from A History of English Literature (1918)
by Robert Huntington Fletcher
William Morris, a man of remarkable versatility and tremendous energy, which expressed themselves in poetry and many other ways, was the son of a prosperous banker, and was born in London in 1834. At Oxford in 1853-55 he became interested in medieval life and art, was stimulated by the poetry of Mrs. Browning and Tennyson, became a friend of Burne-Jones, wrote verse and prose, and was a member of a group called 'The Brotherhood,' while a little later published for a year a monthly magazine not unlike 'The Germ.' He apprenticed himself to an architect, but at the same time also practised several decorative arts, such as woodcarving, illuminating manuscripts, and designing furniture, stained glass and embroidery. Together with Burne-Jones, moreover, he became an enthusiastic pupil of Rossetti in painting. His first volume of verse, 'The Defence of Guinevere and Other Poems,' put forth in 1858, shows the influence of Rossetti and Pre-Raphaelitism, but it mainly gives vivid presentation to the spirit of fourteenth-century French chivalry. In 1861 came the foundation of the decorative-art firm of Morris and Co., which after some years grew into a large business, continued to be Morris' main occupation to the end of his life, and has exercised a great influence, both in England and elsewhere, on the beautifying of the surroundings of domestic life.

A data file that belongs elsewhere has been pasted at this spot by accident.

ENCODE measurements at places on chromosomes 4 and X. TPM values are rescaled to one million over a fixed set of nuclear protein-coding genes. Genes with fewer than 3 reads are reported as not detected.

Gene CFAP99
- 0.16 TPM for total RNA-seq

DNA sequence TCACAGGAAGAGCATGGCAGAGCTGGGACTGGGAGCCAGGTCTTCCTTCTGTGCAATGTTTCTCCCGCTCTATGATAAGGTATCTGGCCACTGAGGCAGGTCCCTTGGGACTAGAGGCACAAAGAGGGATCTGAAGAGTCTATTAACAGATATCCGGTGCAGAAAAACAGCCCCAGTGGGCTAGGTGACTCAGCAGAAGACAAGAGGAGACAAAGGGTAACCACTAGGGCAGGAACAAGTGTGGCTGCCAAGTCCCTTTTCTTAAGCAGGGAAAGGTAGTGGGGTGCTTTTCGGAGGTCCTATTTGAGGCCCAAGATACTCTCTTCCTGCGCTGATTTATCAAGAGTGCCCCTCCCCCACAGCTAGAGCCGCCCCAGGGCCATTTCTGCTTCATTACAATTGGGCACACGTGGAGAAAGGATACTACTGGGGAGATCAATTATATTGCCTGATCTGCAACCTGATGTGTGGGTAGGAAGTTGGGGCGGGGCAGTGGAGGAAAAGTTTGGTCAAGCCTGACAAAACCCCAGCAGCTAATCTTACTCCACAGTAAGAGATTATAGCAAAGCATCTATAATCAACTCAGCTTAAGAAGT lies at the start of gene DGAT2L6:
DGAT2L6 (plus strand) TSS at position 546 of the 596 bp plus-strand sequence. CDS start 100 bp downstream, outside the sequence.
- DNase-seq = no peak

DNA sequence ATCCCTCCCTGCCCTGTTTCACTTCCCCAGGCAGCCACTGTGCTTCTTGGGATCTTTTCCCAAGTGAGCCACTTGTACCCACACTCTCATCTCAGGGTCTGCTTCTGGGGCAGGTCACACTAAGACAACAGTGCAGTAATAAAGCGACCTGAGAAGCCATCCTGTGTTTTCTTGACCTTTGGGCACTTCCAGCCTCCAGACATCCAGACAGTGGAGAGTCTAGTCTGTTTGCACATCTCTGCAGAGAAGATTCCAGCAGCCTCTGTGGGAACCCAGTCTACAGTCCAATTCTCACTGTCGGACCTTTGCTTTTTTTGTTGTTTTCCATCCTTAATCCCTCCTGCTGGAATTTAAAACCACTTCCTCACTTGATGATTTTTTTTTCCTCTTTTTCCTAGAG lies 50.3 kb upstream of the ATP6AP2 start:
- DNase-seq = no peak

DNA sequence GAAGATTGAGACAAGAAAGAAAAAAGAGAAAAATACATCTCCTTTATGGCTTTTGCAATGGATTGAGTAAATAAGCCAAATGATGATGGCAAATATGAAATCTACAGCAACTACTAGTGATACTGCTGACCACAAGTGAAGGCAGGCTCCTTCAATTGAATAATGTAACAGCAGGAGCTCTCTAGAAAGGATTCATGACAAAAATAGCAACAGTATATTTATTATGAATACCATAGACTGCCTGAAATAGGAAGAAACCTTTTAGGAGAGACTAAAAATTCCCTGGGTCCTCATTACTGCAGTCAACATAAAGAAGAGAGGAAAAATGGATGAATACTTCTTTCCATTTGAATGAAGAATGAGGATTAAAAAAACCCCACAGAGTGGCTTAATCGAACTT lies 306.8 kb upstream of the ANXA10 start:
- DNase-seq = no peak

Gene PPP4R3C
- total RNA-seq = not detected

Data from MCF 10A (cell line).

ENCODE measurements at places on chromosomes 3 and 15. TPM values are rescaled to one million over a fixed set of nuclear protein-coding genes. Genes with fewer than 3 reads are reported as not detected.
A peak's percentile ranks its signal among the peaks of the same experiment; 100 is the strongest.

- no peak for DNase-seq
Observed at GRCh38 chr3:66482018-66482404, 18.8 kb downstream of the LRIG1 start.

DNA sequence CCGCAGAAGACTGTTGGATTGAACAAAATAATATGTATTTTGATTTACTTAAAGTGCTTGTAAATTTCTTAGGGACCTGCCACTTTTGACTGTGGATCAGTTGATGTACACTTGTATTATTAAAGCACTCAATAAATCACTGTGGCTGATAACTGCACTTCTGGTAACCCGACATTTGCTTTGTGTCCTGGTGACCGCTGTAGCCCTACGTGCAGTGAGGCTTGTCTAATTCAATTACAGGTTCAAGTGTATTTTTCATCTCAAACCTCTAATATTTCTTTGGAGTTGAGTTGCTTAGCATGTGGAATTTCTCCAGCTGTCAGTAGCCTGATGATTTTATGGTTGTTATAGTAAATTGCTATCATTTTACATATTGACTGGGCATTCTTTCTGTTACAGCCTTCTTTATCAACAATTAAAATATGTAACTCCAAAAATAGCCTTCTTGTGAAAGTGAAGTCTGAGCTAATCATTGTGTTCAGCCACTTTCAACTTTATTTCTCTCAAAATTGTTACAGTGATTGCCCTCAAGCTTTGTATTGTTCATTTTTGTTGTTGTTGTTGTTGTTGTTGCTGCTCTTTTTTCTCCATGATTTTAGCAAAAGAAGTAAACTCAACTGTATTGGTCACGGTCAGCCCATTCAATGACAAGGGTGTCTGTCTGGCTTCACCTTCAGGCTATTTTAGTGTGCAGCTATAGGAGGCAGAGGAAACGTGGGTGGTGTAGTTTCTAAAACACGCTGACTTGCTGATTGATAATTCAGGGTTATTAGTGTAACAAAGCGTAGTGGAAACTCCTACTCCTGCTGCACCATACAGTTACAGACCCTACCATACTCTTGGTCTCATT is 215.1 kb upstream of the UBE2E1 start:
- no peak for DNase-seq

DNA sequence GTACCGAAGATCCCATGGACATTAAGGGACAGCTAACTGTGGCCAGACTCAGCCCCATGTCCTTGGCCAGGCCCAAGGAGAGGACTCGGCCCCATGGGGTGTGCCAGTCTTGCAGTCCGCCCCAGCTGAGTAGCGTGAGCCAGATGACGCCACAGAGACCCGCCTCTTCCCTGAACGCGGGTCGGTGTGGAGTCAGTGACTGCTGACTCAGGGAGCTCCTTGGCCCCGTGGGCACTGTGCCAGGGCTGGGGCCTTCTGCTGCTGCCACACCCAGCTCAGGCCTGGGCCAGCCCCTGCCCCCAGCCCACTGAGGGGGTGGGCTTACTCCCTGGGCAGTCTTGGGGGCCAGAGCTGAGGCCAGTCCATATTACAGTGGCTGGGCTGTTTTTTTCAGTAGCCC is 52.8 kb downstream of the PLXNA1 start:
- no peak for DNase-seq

Meanwhile Morris had turned to the writing of long narrative poems, which he composed with remarkable fluency. The most important is the series of versions of Greek and Norse myths and legends which appeared in 1868-70 as 'The Earthly Paradise.' Shortly after this he became especially interested in Icelandic literature and published versions of some of its stories; notably one of the Siegfried tale, 'Sigurd the Volsung.' In the decade from 1880 to 1890 he devoted most of his energy to work for the Socialist party, of which he became a leader. His ideals were largely identical with those of Ruskin; in particular he wished to restore (or create) in the lives of workingmen conditions which should make of each of them an independent artist. The practical result of his experience was bitter disappointment, he was deposed from his leadership, finally abandoned the party, and returned to art and literature. He now published a succession of prose romances largely inspired by the Icelandic sagas and composed in a strange half-archaic style. He also established the 'Kelmscott Press,' which he made famous for its production of elaborate artistic editions of great books. He died in 1896.
Morris' shorter poems are strikingly dramatic and picturesque, and his longer narrations are remarkably facile and often highly pleasing. His facility, however, is his undoing. He sometimes wrote as much as eight hundred lines in a day, and he once declared: 'If a chap can't compose an epic poem while he's weaving tapestry, he had better shut up; he'll never do any good at all.' In reading his work one always feels that there is the material of greatness, but perhaps nothing that he wrote is strictly great. His prose will certainly prove less permanent than his verse.
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